With election day three weeks away, the city of Kent hosted a public forum and tours of its Safety Administration Building Tuesday night to show and explain the push behind Issue 4, a proposed income tax hike to fund a new police facility.
If passed by voters on Nov. 5, the levy will increase Kent's earned income tax rate from 2 to 2.25 percent, and will generate an estimated $1.2 million annually for the city to pay off bond payments for a new safety building. The estimated cost of the new facility, planned to go between Day and Summit streets, is about $18 million, with $5 million budgeted to acquire the land and $13 million for construction.
The tax will not affect retirees or seniors living on fixed income.
Speaking to about 20 people, Kent City Manager Dave Ruller said the city has worked against losses of city funding through economic downturn and state cuts to manage city funds and avoid asking voters for more money, but the numerous structural and efficiency issues with the current safety building need to be addressed.
"Unfortunately, 89 years in this building is starting to take this discussion out of our hands," Ruller said. "We really are at the end of its life and we need to do something."
In addition to continually failing to meet state codes for its jail conditions, the police department is laden with structural, layout and efficiency issues.
Tours through the facility noted a 2010 roof cave-in, water stains from leaks, mold, cracking and bowing walls, lack of handicap accessibility and the lack of storage space for records, evidence and prisoners, among others.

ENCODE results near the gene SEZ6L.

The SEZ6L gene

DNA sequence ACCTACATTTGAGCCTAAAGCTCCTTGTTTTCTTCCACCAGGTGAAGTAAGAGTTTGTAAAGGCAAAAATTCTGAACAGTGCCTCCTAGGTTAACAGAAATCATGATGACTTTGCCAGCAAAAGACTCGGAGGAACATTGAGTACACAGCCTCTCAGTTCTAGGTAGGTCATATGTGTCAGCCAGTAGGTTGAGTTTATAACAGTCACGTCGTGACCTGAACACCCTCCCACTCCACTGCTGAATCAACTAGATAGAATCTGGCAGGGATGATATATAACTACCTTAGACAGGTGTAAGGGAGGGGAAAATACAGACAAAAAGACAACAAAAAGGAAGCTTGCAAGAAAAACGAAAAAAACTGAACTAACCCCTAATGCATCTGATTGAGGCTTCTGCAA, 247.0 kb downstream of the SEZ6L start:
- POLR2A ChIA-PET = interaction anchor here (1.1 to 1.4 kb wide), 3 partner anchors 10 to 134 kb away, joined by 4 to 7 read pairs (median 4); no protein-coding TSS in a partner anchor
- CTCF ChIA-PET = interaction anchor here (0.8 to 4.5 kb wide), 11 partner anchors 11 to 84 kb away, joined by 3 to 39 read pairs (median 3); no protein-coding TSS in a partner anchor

"We've been plugging holes. With our needs, it just doesn't make any sense and is unorganized," Kent Police Chief Michelle Lee said.
The proposed income tax increase is designed to expire once payments on the new facility are complete, which Ruller estimated would last for about 25 years. If the building is paid off sooner, the tax will expire sooner as well, he said.
Responding to a question about what happens if the income tax fails, Ruller said the city will proceed with the building and have to consider areas to cut from to make up for the $1.2 million in annual bond payments.
"Just because the vote doesn't go our way doesn't mean the problem goes away," he said.
Ruller said no cuts are on the table yet, but said the city will have to look at possible services to cut and potentially city staff, noting that payroll is Kent's greatest expense.
Once the new police department is constructed, which is estimated to be complete in late 2015 or early 2016, the city will raze the old department.
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